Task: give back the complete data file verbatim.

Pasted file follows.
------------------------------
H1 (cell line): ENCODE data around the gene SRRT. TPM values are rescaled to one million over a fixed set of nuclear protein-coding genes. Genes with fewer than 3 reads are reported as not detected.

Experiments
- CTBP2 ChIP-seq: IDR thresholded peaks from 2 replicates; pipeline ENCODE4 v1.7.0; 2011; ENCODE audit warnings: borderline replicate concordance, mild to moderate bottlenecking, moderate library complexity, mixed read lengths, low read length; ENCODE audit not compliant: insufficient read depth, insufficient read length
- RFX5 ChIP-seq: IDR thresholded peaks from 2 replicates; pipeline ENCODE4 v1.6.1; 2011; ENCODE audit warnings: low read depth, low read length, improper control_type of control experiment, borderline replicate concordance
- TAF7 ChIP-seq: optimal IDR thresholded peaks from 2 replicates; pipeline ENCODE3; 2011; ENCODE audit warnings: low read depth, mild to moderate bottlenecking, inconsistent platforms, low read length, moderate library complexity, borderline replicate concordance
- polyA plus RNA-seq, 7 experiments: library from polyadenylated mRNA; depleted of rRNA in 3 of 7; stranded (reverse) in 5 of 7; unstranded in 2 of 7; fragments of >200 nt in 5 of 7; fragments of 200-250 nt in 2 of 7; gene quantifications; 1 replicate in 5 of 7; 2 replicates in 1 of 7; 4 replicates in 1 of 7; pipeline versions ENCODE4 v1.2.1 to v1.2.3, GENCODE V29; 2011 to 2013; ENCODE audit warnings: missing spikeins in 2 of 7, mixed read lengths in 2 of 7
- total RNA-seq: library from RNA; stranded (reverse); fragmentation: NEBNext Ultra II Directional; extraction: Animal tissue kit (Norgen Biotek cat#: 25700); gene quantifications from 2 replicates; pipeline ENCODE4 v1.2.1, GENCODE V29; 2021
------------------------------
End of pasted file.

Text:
H1 (cell line): ENCODE data around the gene SRRT. TPM values are rescaled to one million over a fixed set of nuclear protein-coding genes. Genes with fewer than 3 reads are reported as not detected.

Experiments
- CTBP2 ChIP-seq: IDR thresholded peaks from 2 replicates; pipeline ENCODE4 v1.7.0; 2011; ENCODE audit warnings: borderline replicate concordance, mild to moderate bottlenecking, moderate library complexity, mixed read lengths, low read length; ENCODE audit not compliant: insufficient read depth, insufficient read length
- RFX5 ChIP-seq: IDR thresholded peaks from 2 replicates; pipeline ENCODE4 v1.6.1; 2011; ENCODE audit warnings: low read depth, low read length, improper control_type of control experiment, borderline replicate concordance
- TAF7 ChIP-seq: optimal IDR thresholded peaks from 2 replicates; pipeline ENCODE3; 2011; ENCODE audit warnings: low read depth, mild to moderate bottlenecking, inconsistent platforms, low read length, moderate library complexity, borderline replicate concordance
- polyA plus RNA-seq, 7 experiments: library from polyadenylated mRNA; depleted of rRNA in 3 of 7; stranded (reverse) in 5 of 7; unstranded in 2 of 7; fragments of >200 nt in 5 of 7; fragments of 200-250 nt in 2 of 7; gene quantifications; 1 replicate in 5 of 7; 2 replicates in 1 of 7; 4 replicates in 1 of 7; pipeline versions ENCODE4 v1.2.1 to v1.2.3, GENCODE V29; 2011 to 2013; ENCODE audit warnings: missing spikeins in 2 of 7, mixed read lengths in 2 of 7
- total RNA-seq: library from RNA; stranded (reverse); fragmentation: NEBNext Ultra II Directional; extraction: Animal tissue kit (Norgen Biotek cat#: 25700); gene quantifications from 2 replicates; pipeline ENCODE4 v1.2.1, GENCODE V29; 2021